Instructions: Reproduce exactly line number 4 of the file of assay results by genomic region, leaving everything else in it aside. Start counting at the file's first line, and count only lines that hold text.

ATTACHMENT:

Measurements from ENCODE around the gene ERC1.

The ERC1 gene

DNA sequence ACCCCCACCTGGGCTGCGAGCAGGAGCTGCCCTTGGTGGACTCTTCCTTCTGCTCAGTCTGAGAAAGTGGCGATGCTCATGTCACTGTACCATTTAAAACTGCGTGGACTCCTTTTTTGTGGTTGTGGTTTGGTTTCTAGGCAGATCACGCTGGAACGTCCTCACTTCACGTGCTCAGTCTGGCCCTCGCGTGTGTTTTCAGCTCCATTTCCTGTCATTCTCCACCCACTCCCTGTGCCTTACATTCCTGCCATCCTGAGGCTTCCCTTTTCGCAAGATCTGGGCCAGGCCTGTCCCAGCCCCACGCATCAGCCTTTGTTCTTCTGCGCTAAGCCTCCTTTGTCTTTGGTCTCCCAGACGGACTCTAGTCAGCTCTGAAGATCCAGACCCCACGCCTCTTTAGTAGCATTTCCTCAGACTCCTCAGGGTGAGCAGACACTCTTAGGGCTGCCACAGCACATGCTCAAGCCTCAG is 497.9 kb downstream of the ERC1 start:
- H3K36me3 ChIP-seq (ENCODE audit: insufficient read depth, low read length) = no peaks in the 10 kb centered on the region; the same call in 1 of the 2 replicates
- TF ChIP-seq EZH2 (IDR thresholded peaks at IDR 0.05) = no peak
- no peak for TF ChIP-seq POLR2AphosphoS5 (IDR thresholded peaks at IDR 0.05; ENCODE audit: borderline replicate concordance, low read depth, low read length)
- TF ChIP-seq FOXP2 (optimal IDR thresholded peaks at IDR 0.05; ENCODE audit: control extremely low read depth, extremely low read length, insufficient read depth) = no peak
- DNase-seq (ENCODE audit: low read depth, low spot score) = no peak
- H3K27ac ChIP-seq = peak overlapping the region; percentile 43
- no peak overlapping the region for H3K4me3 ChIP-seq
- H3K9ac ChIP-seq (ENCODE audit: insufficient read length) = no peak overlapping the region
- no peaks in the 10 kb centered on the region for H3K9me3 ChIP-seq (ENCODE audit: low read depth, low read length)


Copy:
- H3K36me3 ChIP-seq (ENCODE audit: insufficient read depth, low read length) = no peaks in the 10 kb centered on the region; the same call in 1 of the 2 replicates